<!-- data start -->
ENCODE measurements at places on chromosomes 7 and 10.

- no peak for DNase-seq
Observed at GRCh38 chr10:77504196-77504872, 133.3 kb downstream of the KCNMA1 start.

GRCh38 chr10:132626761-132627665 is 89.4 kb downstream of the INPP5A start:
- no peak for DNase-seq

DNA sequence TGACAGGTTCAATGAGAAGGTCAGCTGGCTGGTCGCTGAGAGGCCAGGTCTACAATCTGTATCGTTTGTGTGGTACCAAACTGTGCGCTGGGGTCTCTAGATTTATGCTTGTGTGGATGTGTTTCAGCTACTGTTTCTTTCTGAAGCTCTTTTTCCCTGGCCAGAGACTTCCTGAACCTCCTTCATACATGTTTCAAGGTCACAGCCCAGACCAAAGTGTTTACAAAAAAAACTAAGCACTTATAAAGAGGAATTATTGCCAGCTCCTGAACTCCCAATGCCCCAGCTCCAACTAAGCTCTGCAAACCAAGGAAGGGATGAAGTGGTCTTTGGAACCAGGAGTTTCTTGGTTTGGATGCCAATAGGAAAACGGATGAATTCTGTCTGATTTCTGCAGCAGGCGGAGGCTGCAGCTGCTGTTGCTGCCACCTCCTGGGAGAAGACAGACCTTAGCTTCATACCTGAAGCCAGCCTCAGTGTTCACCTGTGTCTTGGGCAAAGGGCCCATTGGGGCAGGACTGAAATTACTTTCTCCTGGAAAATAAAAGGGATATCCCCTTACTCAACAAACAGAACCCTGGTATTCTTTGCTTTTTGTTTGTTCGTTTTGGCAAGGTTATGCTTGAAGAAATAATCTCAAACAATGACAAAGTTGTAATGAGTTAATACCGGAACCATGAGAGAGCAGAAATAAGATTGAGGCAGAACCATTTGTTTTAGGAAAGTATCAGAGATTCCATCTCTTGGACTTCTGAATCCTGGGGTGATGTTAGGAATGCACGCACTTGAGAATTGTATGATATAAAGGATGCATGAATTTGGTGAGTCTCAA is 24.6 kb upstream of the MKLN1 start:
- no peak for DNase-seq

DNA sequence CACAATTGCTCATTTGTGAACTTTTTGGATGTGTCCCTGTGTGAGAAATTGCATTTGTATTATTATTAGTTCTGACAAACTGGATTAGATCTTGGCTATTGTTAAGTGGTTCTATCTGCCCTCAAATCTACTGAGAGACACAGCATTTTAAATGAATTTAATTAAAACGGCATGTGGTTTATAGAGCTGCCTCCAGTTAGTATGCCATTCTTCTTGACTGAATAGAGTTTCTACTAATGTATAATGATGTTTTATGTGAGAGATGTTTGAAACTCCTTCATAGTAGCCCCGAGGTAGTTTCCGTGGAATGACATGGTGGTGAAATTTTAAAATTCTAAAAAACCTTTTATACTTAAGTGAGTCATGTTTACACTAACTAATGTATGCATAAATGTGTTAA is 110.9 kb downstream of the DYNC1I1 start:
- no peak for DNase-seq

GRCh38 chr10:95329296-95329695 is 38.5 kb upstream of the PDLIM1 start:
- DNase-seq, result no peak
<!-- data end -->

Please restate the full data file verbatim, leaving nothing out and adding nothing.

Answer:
ENCODE measurements at places on chromosomes 7 and 10.

- no peak for DNase-seq
Observed at GRCh38 chr10:77504196-77504872, 133.3 kb downstream of the KCNMA1 start.

GRCh38 chr10:132626761-132627665 is 89.4 kb downstream of the INPP5A start:
- no peak for DNase-seq

DNA sequence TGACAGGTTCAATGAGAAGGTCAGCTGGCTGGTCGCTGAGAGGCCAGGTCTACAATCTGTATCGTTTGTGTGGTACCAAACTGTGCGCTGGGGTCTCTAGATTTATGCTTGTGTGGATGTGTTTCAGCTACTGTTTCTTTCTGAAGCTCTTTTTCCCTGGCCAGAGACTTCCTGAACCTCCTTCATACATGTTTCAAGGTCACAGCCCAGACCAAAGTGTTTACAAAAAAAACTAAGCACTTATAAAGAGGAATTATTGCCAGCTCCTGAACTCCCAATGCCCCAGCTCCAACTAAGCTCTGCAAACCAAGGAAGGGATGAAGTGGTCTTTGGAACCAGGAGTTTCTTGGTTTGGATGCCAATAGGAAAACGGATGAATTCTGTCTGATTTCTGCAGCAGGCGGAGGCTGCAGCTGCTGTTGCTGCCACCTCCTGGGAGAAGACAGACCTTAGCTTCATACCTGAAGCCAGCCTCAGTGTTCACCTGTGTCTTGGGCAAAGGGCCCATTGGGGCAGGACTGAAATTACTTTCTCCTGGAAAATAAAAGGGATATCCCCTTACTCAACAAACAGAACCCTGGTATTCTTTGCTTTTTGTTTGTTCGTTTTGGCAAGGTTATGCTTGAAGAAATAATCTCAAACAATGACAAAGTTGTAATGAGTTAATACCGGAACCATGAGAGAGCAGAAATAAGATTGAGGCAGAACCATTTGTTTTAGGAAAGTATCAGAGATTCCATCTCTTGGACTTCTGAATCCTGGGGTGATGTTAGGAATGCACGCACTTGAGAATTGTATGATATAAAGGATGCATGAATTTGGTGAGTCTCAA is 24.6 kb upstream of the MKLN1 start:
- no peak for DNase-seq

DNA sequence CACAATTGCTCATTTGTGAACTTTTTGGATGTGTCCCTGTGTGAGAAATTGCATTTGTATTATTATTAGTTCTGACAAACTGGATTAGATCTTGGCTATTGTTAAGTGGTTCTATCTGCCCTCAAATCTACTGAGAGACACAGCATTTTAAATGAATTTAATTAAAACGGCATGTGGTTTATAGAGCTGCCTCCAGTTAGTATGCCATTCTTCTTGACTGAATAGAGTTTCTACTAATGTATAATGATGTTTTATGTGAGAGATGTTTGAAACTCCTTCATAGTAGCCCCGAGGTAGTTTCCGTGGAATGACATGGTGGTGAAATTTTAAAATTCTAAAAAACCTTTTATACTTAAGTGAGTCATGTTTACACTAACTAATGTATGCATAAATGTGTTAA is 110.9 kb downstream of the DYNC1I1 start:
- no peak for DNase-seq

GRCh38 chr10:95329296-95329695 is 38.5 kb upstream of the PDLIM1 start:
- DNase-seq, result no peak